The Main Attraction (film)

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The Main Attraction
The Main Attraction 1962 poster.jpg
1961 Theatrical Poster
Directed byDaniel Petrie
Produced byJohn Patrick
Written byJohn Patrick
StarringPat Boone
Nancy Kwan
Music byAndrew Adorian
CinematographyGeoffrey Unsworth
Edited byGeoffrey Foot
Distributed byMetro-Goldwyn-Mayer Inc.
Release date
January 1963
Running time
85 minutes
CountryUnited Kingdom
Budgetover $1 million[1]

The Main Attraction is a 1962 British drama film directed by Daniel Petrie, written by John Patrick, and starring Pat Boone, Nancy Kwan and Mai Zetterling. The music soundtrack was written by Pat Boone and Jeff Corey and performed by Boone. An unscrupulous drifter causes problems for a small European circus.[2]


Eddie (Pat Boone) is a singing drifter who wants to travel around the world. He works in an Italian café, but is fired when he gets into a brawl with a drunken customer. At the same time he meets Gina (Mai Zetterling) a ventriloquist in a visiting circus. Soon enough Eddie helps Gina out with her act and they become lovers. All is well until Eddie moves on, falling in love with another circus performer, Tessa (Nancy Kwan); this is complicated by the intense jealousy of both Gina and Tessa's ex-husband, Ricco.

Eddie runs off after a fight, fearing he has killed Ricco, but runs into Tessa on a train. They return to the circus.



The film was the first in a multi-picture deal between MGM and Seven Arts.[3]

Pat Boone says he was talked into doing the film by Ray Stark who encouraged Boone to try a straight dramatic role. Boone agreed because Hollywood was making fewer musicals at the time.[4] He also felt that "the film's moral is good."[5] "I want to develop as an entertainer and also an actor", he said. "I realise I can't always be an ex teenager... I want to take on anything that a guy my age would be called up on to do in the movies with one exception: it must be family entertainment. I wouldn't want to make a picture that I wouldn't permit my children to see."[6]

The film was originally called Maria.[6]

Stark and writer-producer John Patrick wanted Boone's character to sleep with Nancy Kwan's. Boone was reluctant and refused to shoot a scene with them in bed together. However, as he did not have script approval he filmed scenes which indicated his character slept with Kwan's.[4]


Filming started February 5, 1962.[1] There were seven weeks of studio filming in London, followed by three weeks location work in Tuscanny, Italy.[3] In order to play his role, Boone learned how to play the guitar and do basic trapeze tricks.[5]

After filming was completed, Boone said he would oppose release of the film unless it was given approval by the US censor, the Shurlock office. Boone was worried some scenes had been re-shot to be more lurid and sexy – something Ray Stark denied. "There have been no changes at all in the film", said Stark. "It is exactly the same film that Pat Boone saw when he attended its world premiere in London some weeks ago."[7]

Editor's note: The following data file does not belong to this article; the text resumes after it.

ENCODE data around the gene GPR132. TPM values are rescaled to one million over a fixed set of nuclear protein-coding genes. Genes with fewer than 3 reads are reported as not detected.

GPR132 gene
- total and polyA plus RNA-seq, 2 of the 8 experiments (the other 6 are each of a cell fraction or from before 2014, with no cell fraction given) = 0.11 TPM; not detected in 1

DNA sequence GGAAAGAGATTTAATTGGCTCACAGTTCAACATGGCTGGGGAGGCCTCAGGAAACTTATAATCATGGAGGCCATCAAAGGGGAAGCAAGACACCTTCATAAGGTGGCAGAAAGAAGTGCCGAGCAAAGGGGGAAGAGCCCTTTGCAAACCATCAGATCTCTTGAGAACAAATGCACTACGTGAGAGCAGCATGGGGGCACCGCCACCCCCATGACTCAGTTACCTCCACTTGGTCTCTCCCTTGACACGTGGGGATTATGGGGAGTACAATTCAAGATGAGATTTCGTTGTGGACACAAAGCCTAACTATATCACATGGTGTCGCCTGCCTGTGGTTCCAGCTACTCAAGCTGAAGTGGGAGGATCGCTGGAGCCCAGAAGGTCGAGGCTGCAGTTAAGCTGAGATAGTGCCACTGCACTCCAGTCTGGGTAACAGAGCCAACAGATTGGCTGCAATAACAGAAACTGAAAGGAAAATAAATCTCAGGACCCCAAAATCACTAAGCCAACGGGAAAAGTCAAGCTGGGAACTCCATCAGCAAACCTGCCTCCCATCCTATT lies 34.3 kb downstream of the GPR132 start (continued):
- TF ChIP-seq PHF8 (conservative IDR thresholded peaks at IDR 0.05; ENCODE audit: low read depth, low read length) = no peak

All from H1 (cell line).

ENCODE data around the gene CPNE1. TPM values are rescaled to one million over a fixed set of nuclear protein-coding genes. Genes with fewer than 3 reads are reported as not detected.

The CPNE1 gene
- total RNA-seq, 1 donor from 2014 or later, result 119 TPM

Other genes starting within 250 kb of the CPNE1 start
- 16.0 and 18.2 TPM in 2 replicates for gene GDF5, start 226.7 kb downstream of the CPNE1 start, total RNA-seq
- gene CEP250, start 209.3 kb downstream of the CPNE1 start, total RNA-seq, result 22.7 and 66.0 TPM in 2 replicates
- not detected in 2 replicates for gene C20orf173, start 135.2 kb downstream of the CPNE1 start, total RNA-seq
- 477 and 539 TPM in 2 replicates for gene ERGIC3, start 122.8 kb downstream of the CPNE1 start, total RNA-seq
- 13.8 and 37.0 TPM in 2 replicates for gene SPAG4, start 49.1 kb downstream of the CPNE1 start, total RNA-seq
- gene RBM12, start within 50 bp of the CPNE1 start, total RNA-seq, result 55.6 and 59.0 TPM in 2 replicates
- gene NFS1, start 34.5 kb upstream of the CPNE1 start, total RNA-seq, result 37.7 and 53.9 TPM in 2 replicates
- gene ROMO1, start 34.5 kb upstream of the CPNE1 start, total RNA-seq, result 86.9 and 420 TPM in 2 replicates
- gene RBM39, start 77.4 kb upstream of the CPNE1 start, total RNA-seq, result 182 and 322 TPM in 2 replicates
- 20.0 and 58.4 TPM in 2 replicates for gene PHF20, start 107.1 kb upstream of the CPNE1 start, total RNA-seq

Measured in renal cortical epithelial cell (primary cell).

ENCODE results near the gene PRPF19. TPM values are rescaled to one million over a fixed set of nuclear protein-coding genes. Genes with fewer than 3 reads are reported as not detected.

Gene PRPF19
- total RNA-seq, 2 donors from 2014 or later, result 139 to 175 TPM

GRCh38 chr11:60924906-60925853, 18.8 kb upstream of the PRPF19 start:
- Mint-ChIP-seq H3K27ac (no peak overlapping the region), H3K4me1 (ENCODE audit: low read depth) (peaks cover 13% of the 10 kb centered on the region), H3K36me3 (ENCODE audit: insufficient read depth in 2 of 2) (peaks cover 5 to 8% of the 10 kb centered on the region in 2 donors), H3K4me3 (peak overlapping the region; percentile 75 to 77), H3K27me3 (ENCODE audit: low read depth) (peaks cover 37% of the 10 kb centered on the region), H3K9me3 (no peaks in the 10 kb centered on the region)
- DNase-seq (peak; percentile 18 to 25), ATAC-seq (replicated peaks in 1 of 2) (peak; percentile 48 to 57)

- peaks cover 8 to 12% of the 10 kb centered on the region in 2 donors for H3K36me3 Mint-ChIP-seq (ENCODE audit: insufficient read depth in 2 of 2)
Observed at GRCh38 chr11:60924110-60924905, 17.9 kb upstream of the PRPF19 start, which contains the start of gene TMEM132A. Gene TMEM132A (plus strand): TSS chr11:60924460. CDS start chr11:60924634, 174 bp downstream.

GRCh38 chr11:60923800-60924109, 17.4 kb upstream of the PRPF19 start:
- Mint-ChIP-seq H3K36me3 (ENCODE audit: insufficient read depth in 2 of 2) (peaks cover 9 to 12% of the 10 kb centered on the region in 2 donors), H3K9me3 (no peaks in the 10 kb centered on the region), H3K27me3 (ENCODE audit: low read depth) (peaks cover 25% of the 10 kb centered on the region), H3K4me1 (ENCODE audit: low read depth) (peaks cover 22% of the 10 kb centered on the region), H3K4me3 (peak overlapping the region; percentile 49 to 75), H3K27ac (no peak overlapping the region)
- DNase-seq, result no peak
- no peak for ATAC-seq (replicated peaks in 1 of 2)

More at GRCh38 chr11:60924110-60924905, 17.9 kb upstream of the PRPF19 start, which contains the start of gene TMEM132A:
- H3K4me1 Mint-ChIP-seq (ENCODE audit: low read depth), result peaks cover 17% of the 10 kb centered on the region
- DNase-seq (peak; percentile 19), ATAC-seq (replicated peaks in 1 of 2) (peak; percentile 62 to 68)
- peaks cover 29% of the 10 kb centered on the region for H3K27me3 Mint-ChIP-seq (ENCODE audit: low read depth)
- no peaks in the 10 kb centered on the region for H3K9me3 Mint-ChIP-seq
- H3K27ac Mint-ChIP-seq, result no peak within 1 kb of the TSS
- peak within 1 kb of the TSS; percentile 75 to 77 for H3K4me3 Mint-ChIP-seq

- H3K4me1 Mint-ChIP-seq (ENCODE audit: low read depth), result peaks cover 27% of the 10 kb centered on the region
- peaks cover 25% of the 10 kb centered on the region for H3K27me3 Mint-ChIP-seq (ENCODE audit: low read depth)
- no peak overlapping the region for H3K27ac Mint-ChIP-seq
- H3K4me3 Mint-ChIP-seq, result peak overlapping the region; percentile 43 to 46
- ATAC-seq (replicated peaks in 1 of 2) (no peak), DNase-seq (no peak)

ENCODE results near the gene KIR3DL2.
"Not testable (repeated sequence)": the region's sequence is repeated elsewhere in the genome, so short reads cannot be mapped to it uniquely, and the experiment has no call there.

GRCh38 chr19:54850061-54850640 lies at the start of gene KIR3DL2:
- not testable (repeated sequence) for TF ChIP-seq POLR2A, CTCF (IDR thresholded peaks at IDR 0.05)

"I am terribly concerned about the board's reaction to certain scenes", said Boone. "Because as long as I have anything to do with it, no Pat Boone picture will ever be released without a seal of approval."[7]

Boone offered to reshoot any objectionable scenes, even do the whole movie over again without pay.[7]

Seven Arts compromised and agreed to cut some scenes in exchange for Boone going on a publicity tour for the movie.[8]


According to Diabolique magazine "it's a weird film, not quite successful, but interesting which benefits from being shot in Europe. And there is a catchy theme tune. The public didn’t particularly like it. Pat Boone said it was because it was too sexy for something starring him, and he's probably right. It was a role that needed an Elvis."[9] Leonard Maltin simply said, "Boone is fatally out of his depth..."[10]


  1. ^ a b EUGENE ARCHER (13 December 1961). "PAT BOONE PLANS TO DO NEW FILM: Actor to Star With Nancy Kwan in Circus Movie". New York Times. p. 55.
  2. ^ "MAIN ATTRACTION, The". Monthly Film Bulletin. 29 (336). London. 1 January 1962. p. 172.
  3. ^ a b "Boone, Kwan Start Film in Britain". Los Angeles Times. 13 March 1962. p. C11.
  4. ^ a b Verswijver, Leo (27 February 2003). "Movies Were Always Magical": Interviews with 19 Actors, Directors, and Producers from the Hollywood of the 1930s through the 1950s. ISBN 9780786411290.
  5. ^ a b STEPHEN WATTS (25 March 1962). "FILM ACTIVITIES ALONG THE THAMES". New York Times. p. 125.
  6. ^ a b Alpert, Don (17 December 1961). "'I Wouldn't Make a Picture My Children Couldn't See'". Los Angeles Times. p. M9.
  7. ^ a b c Ryon, Art (15 December 1962). "Boone Fights Use of Movie That Lacks OK". Los Angeles Times. p. B5.
  8. ^ Hopper, Hedda (20 June 1963). "Pat Boone Hits Road to Boost New Movie". Chicago Tribune. p. c6.
  9. ^ Vagg, Stephen (10 September 2019). "The Surprisingly Interesting Cinema of Pat Boone". Diabolique Magazine.
  10. ^ Maltin, Leonard, ed. (1992). Leonard Maltin's Movie and Video Guide (1993 ed.). New York: Penguin Books USA. p. 756. ISBN 0-452-26857-5.

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